And if he bring a lamb for a sin offering, he shall bring it a female without blemish.
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EXPOSITORY (ENGLISH BIBLE)And if he bring a lamb.—Better, a sheep. (See Leviticus 3:7.) Those who were unable to bring a goat might offer a female sheep as the less valuable animal, provided it was without blemish. Though the ritual is the same as with the goat (see Leviticus 4:29-31), yet the sheep is treated separately, because of the fat tail, which had to be burned. (See Leviticus 3:12.)Leviticus 3:7 note. Three points are to be observed in regard to the victims for sin-offerings.
(a) The common people had to offer a female, as the less valuable animaI; they might present either a sheep or a goat to suit their convenience:
(b) the rulers had always to offer a male-goat:
(c) the goat was preferred to the sheep, unlike the victim for a peace-offering or burnt-offering.
The sin-offerings were not accompanied by meat-offerings or drink-offerings. See Numbers 15:3-11.
he shall bring it a female without blemish; typical of Christ the Lamb of God, without spot and without blemish, 1 Peter 1:19.And if he bring a lamb for a sin offering, he shall bring it a female without blemish.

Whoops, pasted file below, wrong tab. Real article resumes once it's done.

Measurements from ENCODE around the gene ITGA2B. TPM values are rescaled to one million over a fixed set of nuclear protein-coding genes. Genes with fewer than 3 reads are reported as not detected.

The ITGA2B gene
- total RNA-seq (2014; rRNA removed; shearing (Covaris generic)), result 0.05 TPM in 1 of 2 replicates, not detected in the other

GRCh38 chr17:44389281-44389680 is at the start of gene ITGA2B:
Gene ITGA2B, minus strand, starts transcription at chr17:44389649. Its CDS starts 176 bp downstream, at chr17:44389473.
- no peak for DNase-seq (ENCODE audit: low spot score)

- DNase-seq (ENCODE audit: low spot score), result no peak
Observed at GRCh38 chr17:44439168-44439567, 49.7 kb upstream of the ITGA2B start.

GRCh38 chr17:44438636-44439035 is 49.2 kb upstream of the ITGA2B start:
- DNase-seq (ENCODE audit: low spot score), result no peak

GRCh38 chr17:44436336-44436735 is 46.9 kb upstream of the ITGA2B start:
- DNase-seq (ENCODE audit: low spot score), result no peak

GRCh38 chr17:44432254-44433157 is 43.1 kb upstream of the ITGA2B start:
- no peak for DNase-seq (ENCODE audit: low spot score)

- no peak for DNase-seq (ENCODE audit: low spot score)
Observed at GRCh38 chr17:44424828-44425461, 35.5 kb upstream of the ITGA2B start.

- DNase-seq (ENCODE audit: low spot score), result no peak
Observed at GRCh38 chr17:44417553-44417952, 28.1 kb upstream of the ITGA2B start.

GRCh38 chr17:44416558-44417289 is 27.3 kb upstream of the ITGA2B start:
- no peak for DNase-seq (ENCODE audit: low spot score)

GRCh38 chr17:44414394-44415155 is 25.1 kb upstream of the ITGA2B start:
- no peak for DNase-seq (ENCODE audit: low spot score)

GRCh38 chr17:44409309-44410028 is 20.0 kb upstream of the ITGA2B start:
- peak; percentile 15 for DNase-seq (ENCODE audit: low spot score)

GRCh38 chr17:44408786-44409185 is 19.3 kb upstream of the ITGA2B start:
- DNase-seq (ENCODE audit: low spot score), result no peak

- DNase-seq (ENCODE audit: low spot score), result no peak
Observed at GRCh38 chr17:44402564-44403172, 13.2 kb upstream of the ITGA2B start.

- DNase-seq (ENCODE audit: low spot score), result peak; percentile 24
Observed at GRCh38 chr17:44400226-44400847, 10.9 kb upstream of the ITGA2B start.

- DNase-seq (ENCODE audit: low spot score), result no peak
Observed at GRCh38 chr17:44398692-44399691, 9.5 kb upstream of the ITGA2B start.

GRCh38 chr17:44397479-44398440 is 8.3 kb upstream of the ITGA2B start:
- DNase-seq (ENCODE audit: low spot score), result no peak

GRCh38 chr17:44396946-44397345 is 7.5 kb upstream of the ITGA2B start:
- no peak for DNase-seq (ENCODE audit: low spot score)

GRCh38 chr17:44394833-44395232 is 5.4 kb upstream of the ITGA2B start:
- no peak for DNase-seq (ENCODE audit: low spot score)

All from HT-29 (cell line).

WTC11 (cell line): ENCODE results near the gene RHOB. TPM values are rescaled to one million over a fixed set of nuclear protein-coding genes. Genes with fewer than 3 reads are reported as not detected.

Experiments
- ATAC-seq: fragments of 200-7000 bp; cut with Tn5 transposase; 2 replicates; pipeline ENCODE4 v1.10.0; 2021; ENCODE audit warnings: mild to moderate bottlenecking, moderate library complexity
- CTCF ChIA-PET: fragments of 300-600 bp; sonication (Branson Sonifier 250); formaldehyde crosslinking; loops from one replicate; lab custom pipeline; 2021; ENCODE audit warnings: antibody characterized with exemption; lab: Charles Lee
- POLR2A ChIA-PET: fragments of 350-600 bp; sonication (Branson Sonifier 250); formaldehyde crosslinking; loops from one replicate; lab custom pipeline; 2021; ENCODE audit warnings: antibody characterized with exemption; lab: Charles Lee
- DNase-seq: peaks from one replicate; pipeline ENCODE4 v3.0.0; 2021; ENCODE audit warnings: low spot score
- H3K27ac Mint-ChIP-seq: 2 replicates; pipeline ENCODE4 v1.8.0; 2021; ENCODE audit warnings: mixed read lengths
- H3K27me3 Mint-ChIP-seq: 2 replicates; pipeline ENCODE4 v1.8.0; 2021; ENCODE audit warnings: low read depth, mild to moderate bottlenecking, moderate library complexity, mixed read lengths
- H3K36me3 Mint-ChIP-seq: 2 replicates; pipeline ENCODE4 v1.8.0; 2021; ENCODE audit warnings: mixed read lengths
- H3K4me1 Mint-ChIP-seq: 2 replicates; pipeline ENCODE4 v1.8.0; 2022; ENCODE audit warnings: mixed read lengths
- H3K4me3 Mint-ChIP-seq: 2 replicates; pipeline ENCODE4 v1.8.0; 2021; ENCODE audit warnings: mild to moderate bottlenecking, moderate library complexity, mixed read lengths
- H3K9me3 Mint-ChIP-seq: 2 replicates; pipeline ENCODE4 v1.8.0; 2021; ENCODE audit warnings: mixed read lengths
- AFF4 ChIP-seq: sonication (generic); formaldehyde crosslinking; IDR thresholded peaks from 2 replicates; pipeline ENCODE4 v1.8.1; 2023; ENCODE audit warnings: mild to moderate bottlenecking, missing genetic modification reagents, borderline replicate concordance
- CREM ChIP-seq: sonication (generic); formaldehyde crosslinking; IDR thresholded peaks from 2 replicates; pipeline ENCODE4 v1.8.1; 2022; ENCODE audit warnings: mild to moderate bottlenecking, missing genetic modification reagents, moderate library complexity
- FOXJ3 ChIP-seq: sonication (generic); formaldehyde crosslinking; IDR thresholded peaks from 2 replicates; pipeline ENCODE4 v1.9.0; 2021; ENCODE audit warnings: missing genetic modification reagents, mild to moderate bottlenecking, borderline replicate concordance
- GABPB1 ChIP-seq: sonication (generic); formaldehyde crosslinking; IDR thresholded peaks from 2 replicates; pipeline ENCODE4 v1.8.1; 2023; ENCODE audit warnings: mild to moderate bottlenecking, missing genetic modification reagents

EXEGETICAL (ORIGINAL LANGUAGES)Leviticus 3:3-4), and thus to make atonement for the prince on account of his sin. עזים שׂעיר, or שׂעיר alone (lit., hairy, shaggy, Genesis 27:11), is the buck-goat, which is frequently mentioned as the animal sacrificed as a sin-offering: e.g., that of the tribe-princes (Numbers 7:16., Leviticus 15:24), and that of the nation at the yearly festivals (Leviticus 16:9, Leviticus 16:15; Leviticus 23:19; Numbers 28:15, Numbers 28:22, Numbers 28:30; Numbers 29:5, Numbers 29:16.) and at the consecration of the tabernacle (Leviticus 9:3, Leviticus 9:15; Leviticus 10:16). It is distinguished in Numbers 7:16. from the attudim, which were offered as peace-offerings, and frequently occur in connection with oxen, rams, and lambs as burnt-offerings and thank-offerings (Psalm 50:9, Psalm 50:13; Psalm 66:15; Isaiah 1:11; Isaiah 34:6; Ezekiel 39:18). According to Knobel, עזים שׂעיר, or שׂעיר, was an old he-goat, the hair of which grew longer with age, particularly about the neck and back, and עזים שׂעירת (Leviticus 4:28; Leviticus 5:16) an old she-goat; whilst עתּוּד was the younger he-goat, which leaped upon the does (Genesis 31:10, Genesis 31:12), and served for slaughtering like lambs, sheep, and goats (Deuteronomy 32:14; Jeremiah 51:40). But as the עזים שׂעיר was also slaughtered for food (Genesis 37:31), and the skins of quite young he-goats are called שׂעירת (Genesis 27:23), the difference between שׂעיר and עתּוּד is hardly to be sought in the age, but more probably, as Bochart supposes, in some variety of species, in which case seir and seirak might denote the rough-haired, shaggy kind of goat, and attud the buck-goat of stately appearance.
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